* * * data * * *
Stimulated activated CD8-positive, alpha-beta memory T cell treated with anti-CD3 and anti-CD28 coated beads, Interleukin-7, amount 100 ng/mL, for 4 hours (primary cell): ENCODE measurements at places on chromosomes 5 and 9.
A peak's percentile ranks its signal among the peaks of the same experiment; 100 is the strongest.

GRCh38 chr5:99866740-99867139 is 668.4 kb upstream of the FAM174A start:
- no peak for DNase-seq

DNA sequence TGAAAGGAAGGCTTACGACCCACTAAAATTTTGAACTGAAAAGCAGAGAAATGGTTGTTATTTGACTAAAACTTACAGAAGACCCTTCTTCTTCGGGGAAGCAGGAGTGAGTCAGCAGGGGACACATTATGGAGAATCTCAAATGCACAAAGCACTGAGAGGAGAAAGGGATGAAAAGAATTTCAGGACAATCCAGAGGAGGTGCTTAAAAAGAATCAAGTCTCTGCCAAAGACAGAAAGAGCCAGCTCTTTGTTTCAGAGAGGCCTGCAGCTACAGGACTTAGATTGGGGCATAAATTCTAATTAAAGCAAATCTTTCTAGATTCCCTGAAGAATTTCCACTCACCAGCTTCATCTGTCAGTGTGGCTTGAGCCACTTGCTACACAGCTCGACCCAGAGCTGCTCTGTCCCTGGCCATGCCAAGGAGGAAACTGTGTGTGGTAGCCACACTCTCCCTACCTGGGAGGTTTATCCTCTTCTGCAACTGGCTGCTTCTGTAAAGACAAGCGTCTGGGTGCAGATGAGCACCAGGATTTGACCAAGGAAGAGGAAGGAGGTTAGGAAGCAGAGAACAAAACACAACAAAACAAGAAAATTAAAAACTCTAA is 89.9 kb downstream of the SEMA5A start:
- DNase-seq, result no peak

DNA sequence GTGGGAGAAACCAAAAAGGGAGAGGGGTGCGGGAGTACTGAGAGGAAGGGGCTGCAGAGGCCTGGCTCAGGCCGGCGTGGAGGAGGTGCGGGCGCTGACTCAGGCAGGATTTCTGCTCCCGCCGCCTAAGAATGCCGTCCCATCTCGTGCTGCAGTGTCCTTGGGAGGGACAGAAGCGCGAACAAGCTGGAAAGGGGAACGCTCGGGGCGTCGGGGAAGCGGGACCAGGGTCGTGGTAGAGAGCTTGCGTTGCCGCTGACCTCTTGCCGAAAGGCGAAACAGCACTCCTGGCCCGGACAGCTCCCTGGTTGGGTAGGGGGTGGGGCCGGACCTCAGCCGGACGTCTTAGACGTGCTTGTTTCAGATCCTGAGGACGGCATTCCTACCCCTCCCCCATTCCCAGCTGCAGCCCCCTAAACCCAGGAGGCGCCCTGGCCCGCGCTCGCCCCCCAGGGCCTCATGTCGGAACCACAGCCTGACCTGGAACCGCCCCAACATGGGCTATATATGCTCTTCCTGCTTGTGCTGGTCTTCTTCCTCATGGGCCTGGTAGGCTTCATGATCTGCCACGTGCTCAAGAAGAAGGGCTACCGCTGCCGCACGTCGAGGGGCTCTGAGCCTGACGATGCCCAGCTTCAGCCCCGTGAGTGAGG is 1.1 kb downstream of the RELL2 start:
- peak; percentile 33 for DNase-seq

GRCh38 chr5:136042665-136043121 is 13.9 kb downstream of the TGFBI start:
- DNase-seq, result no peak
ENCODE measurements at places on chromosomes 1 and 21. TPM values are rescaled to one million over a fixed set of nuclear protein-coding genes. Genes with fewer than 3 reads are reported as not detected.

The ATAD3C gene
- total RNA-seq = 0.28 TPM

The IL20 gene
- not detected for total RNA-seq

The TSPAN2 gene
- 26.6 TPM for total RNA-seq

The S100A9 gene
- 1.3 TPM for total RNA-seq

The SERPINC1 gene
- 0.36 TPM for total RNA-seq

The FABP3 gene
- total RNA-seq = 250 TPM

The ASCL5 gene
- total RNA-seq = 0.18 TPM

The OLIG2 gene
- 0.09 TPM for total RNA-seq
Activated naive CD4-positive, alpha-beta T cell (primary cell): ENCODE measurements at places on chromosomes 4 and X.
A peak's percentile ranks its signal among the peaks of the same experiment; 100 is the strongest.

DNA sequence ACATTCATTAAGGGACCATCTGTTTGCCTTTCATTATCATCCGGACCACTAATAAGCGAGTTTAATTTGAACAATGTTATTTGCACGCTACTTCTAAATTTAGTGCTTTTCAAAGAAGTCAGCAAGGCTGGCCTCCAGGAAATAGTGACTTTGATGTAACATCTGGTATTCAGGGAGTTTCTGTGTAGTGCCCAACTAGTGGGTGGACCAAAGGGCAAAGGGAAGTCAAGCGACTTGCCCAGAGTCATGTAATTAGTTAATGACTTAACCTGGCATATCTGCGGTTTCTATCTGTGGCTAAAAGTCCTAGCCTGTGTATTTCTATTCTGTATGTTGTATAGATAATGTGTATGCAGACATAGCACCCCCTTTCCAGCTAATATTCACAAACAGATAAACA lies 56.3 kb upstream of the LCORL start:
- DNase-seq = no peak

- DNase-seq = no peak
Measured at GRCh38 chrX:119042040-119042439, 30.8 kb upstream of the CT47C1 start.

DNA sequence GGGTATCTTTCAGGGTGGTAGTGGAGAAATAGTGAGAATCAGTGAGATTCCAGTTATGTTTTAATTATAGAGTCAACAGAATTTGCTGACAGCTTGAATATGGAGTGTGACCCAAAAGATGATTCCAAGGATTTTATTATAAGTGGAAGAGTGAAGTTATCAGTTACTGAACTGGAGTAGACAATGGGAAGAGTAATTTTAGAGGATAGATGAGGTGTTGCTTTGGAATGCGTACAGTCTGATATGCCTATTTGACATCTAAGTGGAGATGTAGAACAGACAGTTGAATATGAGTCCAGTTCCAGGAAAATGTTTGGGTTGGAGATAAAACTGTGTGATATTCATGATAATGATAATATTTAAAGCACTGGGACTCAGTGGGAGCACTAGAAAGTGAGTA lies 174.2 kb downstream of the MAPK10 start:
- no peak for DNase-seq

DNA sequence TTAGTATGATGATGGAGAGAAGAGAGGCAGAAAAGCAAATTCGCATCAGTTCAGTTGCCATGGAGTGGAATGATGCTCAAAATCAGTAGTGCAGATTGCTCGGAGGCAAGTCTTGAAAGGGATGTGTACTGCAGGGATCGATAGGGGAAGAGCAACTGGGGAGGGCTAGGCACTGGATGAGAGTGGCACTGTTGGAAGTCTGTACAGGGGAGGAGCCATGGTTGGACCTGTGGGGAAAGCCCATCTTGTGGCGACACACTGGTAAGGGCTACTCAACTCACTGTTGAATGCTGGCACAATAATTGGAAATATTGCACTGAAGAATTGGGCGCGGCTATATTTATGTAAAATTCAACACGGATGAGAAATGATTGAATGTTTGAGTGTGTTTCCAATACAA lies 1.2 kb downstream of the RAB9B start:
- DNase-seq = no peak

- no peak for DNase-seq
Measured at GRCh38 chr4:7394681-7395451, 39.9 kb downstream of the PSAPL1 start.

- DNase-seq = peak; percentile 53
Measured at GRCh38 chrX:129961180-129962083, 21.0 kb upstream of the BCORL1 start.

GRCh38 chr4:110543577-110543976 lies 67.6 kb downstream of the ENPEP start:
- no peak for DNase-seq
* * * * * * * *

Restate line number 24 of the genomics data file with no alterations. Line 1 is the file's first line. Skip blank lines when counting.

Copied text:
The ASCL5 gene